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Spruce Pine man restores PCHS’ vintage clock

By Nicole Burns for the FCT

“I just like fixing old clocks and watches. It’s been my hobby for 28 years.”
Luck and a passion to restore old-time pieces helped Tommy King of Spruce Pine salvage a piece of Phil Campbell history. Just before the storms of 2011 destroyed the school, administrators were doing some spring-cleaning around campus. An old clock that had once been hooked to the old school’s bell system was about to be tossed since it was no longer in working order.
“When I saw it in the toss pile, I asked if I could take it home,” said Phil Campbell High School teacher Tina King. “My father-in-law loves working on and fixing up antique clocks. I knew this was a piece of history that needed to be saved.”
So she took the old clock to her husband’s father to see if he could breathe new life in it. But when the tornado hit the town of Phil Campbell in April 2011, clocks and history didn’t seem so important. Survival was the mindset.
Fast forward four years, and the school and town not only survived but thrived. As administrators moved into the newly-built, state-of-the-art facility, remembering and cherishing where PCHS came from was again in the forefront of minds. Tommy King, however, never stopped work on that old Edwards Company clock.
Local historians think the clock was likely installed in the previous building when it was built in 1954 after the previous buildings burned. PCHS Principal Gary Odom remembers the clock hanging in the hallway when he attended school. “It didn’t work when I was in the seventh grade,” said Odom.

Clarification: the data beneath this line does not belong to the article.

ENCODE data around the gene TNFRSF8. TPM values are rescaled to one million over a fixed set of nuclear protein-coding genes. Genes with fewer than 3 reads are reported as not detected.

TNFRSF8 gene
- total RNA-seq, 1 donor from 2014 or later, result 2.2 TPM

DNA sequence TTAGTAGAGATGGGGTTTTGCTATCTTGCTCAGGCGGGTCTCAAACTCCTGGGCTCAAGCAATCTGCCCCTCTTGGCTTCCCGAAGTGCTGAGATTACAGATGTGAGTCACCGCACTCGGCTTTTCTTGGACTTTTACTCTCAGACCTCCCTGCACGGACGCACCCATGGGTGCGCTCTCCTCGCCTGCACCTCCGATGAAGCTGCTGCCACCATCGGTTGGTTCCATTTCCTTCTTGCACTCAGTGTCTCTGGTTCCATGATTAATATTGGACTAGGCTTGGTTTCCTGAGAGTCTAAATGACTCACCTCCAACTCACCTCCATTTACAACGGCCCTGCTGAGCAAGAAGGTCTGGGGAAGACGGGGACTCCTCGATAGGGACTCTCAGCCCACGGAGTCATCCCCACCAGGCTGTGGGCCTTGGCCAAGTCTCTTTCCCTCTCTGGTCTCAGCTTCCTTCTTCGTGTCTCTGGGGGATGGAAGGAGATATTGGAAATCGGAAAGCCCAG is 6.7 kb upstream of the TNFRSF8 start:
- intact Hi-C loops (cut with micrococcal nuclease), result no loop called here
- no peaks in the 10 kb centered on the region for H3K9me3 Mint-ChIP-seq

“It needed cleaning and rewiring. That’s the big thing,” King said. He also said he wanted to find a special way to display the clock. “Our song director at church, Ed Cothrum, made the display box. I told him what I was doing with it, and so he donated it. I donated my time.”
“I didn’t want to take the paint off it because it wouldn’t have looked the same,” said King.
“It’s part of the history of it,” said Odom.
King waited until students were settled in their new building before presenting the vintage clock. It now hangs in the school’s trophy case at the center of the school.
King said that’s fine with him. “It doesn’t matter where they hang it. I just enjoyed working on it.”

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